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abont absconding arsenic arsenious acid Asiatic Society assault Ayrton badge bamboo bcing Bonin Islands Bonins called canoes Captain Caroline Islands caused centimetres centre China Chinese cinnabar colour committed common robbery copper counected crime curve daimios decapitation degree earthquake fish flag fonnd gold Goverument guilty Harry Parkes Heraldry inflicted instance Islands J. C. Hall Japanese japonica kind Kioto Lake Biwa langnage latter liable mauner meeting ment mercury mineral mitigation motion Murder Nagasaki natives observations obtained offence officer ordinary paper Peel Island penal servitude penalty person pillow-words poison Port Lloyd present President Professor province punished by penal qnantities realgar Revd Revised Code Russell Robertson schooner sentence servitude for 100 snch Society of Japan Syle thcir thongh tion Tokio trees usnal vessel vibrations visited wind wonld wood wounds Yedo Yokohama
Page 154 - FRS, in the Chair. The minutes of the last meeting having been read and approved, The CHAIRMAN...
Page 133 - Suppose for a moment that there were no electricity whatever in the air — that the air was absolutely devoid of all electric manifestation, and that a charge of electricity were given to the whole earth. For this no great amount would be necessary. Such amounts as we deal with in our great submarine cables would, if given to the earth as a whole, produce a very considerable electrification of its whole surface.
Page 36 - ... that mercury comes out of cinnabar. When told, they still refuse to believe it, saying that cinnabar is red, and how can it produce a white substance? They say also that cinnabar is a stone, — that stones when heated turn to ashes, and how then can anything else be expected of cinnabar? They cannot even reach this simple truth, much less can it be said of them, that they have been instructed in the doctrine of the genii.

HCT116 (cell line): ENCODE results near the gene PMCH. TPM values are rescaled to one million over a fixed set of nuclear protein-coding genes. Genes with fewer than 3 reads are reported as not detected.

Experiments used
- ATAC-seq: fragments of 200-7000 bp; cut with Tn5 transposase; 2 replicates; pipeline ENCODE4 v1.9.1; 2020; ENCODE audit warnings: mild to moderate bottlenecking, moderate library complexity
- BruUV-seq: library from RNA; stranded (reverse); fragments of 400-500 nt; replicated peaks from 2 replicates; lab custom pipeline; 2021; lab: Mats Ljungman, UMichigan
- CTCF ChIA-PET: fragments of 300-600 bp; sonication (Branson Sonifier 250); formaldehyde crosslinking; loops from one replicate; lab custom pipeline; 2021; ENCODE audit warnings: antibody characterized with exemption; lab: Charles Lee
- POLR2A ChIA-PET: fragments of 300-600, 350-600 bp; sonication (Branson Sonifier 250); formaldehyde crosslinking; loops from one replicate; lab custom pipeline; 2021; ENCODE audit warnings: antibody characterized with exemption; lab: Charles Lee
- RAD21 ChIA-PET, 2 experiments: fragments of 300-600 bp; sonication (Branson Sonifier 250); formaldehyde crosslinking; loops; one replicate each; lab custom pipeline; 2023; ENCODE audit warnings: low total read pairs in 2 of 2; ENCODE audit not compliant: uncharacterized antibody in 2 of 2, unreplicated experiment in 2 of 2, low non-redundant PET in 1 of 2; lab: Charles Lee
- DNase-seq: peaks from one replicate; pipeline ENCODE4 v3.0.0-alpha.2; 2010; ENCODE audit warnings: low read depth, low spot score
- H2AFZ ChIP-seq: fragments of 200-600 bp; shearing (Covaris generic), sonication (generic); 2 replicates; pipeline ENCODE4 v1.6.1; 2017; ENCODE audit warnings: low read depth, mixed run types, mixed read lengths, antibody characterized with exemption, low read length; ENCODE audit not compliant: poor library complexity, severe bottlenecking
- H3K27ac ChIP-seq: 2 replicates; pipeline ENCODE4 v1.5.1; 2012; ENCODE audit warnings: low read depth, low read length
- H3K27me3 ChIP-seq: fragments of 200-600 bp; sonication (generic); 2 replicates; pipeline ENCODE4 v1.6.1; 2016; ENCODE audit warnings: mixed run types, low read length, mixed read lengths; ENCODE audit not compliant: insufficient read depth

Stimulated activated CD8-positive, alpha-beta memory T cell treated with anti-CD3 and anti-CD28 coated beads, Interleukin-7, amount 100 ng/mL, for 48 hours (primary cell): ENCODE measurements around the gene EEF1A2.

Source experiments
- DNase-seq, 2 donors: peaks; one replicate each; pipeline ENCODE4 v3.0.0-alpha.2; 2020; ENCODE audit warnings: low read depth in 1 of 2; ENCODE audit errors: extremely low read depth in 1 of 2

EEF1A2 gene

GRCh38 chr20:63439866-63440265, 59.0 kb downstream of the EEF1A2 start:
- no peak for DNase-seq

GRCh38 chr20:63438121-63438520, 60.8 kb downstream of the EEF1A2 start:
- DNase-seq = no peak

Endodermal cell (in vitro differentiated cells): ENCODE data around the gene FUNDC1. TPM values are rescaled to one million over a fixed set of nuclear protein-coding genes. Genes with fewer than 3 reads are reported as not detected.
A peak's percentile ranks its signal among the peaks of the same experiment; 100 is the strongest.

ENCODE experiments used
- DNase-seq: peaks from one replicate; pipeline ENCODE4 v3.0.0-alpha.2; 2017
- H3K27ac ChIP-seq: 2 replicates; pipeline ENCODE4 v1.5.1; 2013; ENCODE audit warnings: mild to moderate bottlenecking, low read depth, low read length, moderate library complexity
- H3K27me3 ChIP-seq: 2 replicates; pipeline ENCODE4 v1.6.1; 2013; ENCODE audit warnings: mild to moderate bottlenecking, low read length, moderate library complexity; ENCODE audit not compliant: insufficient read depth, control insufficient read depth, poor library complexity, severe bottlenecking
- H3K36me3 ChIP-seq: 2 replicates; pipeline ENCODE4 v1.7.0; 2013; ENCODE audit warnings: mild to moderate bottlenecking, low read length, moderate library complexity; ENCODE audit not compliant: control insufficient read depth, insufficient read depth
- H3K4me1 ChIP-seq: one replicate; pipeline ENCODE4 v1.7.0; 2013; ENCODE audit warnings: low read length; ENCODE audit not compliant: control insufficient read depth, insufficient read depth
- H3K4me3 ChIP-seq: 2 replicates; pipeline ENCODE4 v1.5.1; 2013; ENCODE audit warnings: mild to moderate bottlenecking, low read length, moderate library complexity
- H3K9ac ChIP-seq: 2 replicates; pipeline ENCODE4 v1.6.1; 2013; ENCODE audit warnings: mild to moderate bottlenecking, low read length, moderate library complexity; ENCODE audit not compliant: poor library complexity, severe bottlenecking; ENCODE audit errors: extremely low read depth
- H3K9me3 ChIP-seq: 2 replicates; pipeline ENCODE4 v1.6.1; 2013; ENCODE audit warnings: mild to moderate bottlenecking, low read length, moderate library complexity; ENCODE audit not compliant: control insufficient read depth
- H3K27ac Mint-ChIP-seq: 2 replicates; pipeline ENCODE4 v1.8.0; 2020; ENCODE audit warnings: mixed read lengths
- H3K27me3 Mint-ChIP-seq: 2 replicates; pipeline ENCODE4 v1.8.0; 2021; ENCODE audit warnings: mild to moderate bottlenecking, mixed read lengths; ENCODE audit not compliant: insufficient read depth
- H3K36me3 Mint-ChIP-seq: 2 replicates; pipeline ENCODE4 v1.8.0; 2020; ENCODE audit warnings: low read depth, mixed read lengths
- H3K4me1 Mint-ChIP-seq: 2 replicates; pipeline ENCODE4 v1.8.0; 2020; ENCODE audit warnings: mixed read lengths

Page 36 - ... to heat, it produces mercury. After passing through other changes, it returns to its original form. It differs widely, therefore, from vegetable substances, and hence it has the power of making men live for ever, and raising them to the rank of the genii. He who knows this doctrine, is he not far above common men? In the world there are few that know it, and many that cavil at it. Many do not even know that mercury comes out of cinnabar. When told, they still refuse to believe it, saying that...
Page 82 - ... shapely at the ends. The wood is singularly inelastic. The arrows (of which I have obtained a number) are very peculiar, and are made in three pieces, the point consisting of a sharpened piece of bone with an elongated cavity on one side for the reception of the poison. This point or head is very slightly fastened by a lashing of bark to a fusiform piece of bone about four inches long, which is in its turn lashed to a shaft about fourteen inches long, the other end of which is sometimes equipped...
Page 182 - There is every reason to consider it established, that an earthquake is simply " the transit of a wave or waves of elastic compression in any direction, from vertically upwards to horizontally in any azimuth, through the crust and surface of the earth, from any centre of impulse or from more than one, and which may be attended with sound and tidal waves, dependent upon the impulse and upon circumstances of position as to sea and land.
Page 39 - ... bronze or copper) and water. Thus well prepared the blackish paste in the frame receives the concave designs by the aid of woodcuts, cut " in relief." The two halves of the mould are put together in the frame and dried. Several of these flat moulds are then placed in a smelting box, made of clay and cJiamotte.
Page 112 - Hachijo, from which they computed it to be 300 miles distant toward the east. They met with no inhabitants, but found it to be a very pleasant and fruitful country, well supplied with fresh water and furnished with plenty of plants and trees, particularly the Arrack tree, which, however, might give room to conjecture that the island lay rather to the south of Japan than to the east, these trees growing only in hot countries. They...
Page 111 - Fatsisio, from which they computed it to be three hundred miles distant towards the east. They met with no inhabitants, but found it to be a very pleasant and fruitful country, well supplied with fresh water, and furnished with plenty of plants and trees, particularly the arrack tree, which, however...